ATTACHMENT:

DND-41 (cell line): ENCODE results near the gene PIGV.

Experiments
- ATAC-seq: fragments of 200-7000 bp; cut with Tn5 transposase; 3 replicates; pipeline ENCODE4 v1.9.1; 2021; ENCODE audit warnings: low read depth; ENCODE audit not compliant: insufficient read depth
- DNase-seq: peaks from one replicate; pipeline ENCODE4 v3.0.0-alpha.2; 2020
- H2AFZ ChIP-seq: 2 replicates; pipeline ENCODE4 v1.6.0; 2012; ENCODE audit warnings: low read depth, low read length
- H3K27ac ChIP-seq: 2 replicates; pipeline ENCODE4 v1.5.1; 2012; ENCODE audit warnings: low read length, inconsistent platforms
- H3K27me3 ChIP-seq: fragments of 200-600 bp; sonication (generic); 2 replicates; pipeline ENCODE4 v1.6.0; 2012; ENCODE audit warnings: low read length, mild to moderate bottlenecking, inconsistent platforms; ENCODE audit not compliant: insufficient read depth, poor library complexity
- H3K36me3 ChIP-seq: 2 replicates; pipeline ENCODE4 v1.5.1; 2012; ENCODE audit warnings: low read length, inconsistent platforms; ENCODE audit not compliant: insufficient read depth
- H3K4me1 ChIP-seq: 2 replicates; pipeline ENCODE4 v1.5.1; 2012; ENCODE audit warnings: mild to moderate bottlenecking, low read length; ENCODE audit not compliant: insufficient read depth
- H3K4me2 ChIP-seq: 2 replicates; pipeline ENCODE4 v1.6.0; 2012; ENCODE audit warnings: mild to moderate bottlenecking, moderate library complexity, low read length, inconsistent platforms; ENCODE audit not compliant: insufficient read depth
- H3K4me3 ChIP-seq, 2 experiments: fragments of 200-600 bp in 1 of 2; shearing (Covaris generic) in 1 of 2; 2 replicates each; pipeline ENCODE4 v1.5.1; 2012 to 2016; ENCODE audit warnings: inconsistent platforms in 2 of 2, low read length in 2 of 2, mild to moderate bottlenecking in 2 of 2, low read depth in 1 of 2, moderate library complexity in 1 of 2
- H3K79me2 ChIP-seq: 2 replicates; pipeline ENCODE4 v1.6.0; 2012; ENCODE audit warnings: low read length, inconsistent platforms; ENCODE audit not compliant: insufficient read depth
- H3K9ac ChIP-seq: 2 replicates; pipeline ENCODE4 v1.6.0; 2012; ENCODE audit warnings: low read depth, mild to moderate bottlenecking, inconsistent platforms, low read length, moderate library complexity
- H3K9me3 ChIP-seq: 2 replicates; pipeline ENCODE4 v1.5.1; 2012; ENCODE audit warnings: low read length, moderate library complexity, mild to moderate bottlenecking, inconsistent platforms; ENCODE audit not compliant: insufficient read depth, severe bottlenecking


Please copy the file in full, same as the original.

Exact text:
DND-41 (cell line): ENCODE results near the gene PIGV.

Experiments
- ATAC-seq: fragments of 200-7000 bp; cut with Tn5 transposase; 3 replicates; pipeline ENCODE4 v1.9.1; 2021; ENCODE audit warnings: low read depth; ENCODE audit not compliant: insufficient read depth
- DNase-seq: peaks from one replicate; pipeline ENCODE4 v3.0.0-alpha.2; 2020
- H2AFZ ChIP-seq: 2 replicates; pipeline ENCODE4 v1.6.0; 2012; ENCODE audit warnings: low read depth, low read length
- H3K27ac ChIP-seq: 2 replicates; pipeline ENCODE4 v1.5.1; 2012; ENCODE audit warnings: low read length, inconsistent platforms
- H3K27me3 ChIP-seq: fragments of 200-600 bp; sonication (generic); 2 replicates; pipeline ENCODE4 v1.6.0; 2012; ENCODE audit warnings: low read length, mild to moderate bottlenecking, inconsistent platforms; ENCODE audit not compliant: insufficient read depth, poor library complexity
- H3K36me3 ChIP-seq: 2 replicates; pipeline ENCODE4 v1.5.1; 2012; ENCODE audit warnings: low read length, inconsistent platforms; ENCODE audit not compliant: insufficient read depth
- H3K4me1 ChIP-seq: 2 replicates; pipeline ENCODE4 v1.5.1; 2012; ENCODE audit warnings: mild to moderate bottlenecking, low read length; ENCODE audit not compliant: insufficient read depth
- H3K4me2 ChIP-seq: 2 replicates; pipeline ENCODE4 v1.6.0; 2012; ENCODE audit warnings: mild to moderate bottlenecking, moderate library complexity, low read length, inconsistent platforms; ENCODE audit not compliant: insufficient read depth
- H3K4me3 ChIP-seq, 2 experiments: fragments of 200-600 bp in 1 of 2; shearing (Covaris generic) in 1 of 2; 2 replicates each; pipeline ENCODE4 v1.5.1; 2012 to 2016; ENCODE audit warnings: inconsistent platforms in 2 of 2, low read length in 2 of 2, mild to moderate bottlenecking in 2 of 2, low read depth in 1 of 2, moderate library complexity in 1 of 2
- H3K79me2 ChIP-seq: 2 replicates; pipeline ENCODE4 v1.6.0; 2012; ENCODE audit warnings: low read length, inconsistent platforms; ENCODE audit not compliant: insufficient read depth
- H3K9ac ChIP-seq: 2 replicates; pipeline ENCODE4 v1.6.0; 2012; ENCODE audit warnings: low read depth, mild to moderate bottlenecking, inconsistent platforms, low read length, moderate library complexity
- H3K9me3 ChIP-seq: 2 replicates; pipeline ENCODE4 v1.5.1; 2012; ENCODE audit warnings: low read length, moderate library complexity, mild to moderate bottlenecking, inconsistent platforms; ENCODE audit not compliant: insufficient read depth, severe bottlenecking